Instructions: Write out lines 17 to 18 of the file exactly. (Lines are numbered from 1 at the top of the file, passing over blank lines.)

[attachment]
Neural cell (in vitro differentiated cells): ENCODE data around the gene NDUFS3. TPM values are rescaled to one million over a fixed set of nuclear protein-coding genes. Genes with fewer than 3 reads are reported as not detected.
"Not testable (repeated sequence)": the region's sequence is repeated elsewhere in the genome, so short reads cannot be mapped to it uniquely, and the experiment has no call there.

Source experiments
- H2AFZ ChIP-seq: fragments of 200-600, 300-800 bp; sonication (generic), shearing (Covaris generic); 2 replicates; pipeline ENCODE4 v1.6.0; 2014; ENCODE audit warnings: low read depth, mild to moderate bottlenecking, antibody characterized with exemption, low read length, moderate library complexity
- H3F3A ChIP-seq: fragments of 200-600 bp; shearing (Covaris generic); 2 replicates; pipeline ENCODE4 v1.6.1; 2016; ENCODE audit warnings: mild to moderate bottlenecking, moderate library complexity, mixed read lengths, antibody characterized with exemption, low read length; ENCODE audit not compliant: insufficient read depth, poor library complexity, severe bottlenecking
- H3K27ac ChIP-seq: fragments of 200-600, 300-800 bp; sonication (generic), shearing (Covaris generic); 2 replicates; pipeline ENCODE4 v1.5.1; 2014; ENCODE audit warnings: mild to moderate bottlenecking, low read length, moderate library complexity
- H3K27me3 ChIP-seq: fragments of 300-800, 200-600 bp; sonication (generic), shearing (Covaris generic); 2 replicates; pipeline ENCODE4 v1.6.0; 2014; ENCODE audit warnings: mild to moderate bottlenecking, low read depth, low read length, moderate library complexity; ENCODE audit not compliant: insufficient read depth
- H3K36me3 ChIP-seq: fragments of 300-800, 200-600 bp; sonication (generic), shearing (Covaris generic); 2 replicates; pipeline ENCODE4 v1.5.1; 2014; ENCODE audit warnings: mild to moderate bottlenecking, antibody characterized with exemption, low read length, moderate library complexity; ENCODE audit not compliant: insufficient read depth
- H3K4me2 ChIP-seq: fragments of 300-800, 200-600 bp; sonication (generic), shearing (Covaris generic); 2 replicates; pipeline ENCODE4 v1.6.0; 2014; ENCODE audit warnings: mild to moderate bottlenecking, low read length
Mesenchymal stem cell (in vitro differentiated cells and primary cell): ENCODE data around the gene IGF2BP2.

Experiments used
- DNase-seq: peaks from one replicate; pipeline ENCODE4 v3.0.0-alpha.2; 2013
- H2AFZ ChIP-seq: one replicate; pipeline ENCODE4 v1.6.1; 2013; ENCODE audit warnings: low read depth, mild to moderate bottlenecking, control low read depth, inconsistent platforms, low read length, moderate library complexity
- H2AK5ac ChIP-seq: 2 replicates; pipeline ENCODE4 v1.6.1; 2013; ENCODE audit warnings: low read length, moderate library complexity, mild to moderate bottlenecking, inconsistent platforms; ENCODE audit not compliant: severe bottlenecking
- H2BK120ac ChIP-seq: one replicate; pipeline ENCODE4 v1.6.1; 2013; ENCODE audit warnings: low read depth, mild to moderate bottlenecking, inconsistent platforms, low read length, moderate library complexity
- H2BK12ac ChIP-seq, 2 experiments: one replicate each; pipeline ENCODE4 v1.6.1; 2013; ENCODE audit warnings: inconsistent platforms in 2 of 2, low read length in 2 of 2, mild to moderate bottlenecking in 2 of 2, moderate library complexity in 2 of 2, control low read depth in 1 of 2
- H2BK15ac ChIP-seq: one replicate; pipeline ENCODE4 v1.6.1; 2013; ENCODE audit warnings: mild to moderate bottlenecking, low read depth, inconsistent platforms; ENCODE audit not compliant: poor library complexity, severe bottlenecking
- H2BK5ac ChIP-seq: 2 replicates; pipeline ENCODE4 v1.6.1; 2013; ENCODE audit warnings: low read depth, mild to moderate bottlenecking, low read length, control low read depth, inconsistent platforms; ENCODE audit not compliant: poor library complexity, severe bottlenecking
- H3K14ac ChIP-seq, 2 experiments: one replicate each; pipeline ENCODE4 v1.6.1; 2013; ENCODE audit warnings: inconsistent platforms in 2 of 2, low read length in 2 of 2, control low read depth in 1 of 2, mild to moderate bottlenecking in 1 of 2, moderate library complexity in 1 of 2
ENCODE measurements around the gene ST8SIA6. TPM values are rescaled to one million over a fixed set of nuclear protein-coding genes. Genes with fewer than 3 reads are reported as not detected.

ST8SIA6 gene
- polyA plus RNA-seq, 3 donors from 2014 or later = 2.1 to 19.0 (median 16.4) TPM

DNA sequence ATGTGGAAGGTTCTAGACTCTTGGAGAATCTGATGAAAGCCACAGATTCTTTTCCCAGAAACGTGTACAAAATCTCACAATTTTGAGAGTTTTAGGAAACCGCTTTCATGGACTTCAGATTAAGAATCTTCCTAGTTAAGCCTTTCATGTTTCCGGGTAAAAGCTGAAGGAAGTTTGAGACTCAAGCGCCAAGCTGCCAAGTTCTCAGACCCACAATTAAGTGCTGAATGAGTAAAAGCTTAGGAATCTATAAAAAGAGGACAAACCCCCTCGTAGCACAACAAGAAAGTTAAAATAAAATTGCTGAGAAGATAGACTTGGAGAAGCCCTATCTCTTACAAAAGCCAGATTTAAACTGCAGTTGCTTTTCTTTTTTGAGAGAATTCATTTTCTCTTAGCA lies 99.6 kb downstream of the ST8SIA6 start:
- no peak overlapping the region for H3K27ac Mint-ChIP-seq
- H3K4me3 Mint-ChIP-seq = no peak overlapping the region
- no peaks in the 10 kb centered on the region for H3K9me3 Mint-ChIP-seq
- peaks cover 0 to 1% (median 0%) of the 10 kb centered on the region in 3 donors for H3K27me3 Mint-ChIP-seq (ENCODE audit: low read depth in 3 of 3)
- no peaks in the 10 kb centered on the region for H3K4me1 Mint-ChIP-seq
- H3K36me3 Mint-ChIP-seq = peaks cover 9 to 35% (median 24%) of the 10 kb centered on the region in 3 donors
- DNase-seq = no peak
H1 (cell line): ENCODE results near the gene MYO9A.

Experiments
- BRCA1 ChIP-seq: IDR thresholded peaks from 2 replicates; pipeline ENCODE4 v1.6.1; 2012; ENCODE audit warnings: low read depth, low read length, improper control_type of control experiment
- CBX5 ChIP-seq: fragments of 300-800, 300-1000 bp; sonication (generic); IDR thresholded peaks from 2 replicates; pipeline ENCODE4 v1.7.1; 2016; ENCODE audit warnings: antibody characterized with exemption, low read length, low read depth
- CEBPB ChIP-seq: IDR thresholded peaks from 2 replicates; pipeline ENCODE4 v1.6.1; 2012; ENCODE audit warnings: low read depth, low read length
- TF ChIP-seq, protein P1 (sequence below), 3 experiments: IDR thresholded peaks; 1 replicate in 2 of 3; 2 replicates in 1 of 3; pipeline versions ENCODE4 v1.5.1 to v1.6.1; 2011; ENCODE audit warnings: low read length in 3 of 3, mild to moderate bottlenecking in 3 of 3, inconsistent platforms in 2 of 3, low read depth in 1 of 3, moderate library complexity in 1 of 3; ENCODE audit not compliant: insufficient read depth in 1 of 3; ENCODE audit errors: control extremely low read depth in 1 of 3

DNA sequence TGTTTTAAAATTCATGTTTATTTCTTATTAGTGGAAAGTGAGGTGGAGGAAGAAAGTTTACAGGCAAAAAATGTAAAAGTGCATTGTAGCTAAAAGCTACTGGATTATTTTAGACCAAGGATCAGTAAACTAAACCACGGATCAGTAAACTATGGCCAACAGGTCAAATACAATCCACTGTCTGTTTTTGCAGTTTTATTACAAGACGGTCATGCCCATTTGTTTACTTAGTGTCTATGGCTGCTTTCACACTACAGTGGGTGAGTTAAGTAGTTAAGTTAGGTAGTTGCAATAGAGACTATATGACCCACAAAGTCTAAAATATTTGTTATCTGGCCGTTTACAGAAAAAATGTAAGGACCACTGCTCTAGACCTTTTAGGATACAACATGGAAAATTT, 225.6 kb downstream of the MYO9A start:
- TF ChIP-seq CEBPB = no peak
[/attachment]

- H2BK15ac ChIP-seq: one replicate; pipeline ENCODE4 v1.6.1; 2013; ENCODE audit warnings: mild to moderate bottlenecking, low read depth, inconsistent platforms; ENCODE audit not compliant: poor library complexity, severe bottlenecking
- H2BK5ac ChIP-seq: 2 replicates; pipeline ENCODE4 v1.6.1; 2013; ENCODE audit warnings: low read depth, mild to moderate bottlenecking, low read length, control low read depth, inconsistent platforms; ENCODE audit not compliant: poor library complexity, severe bottlenecking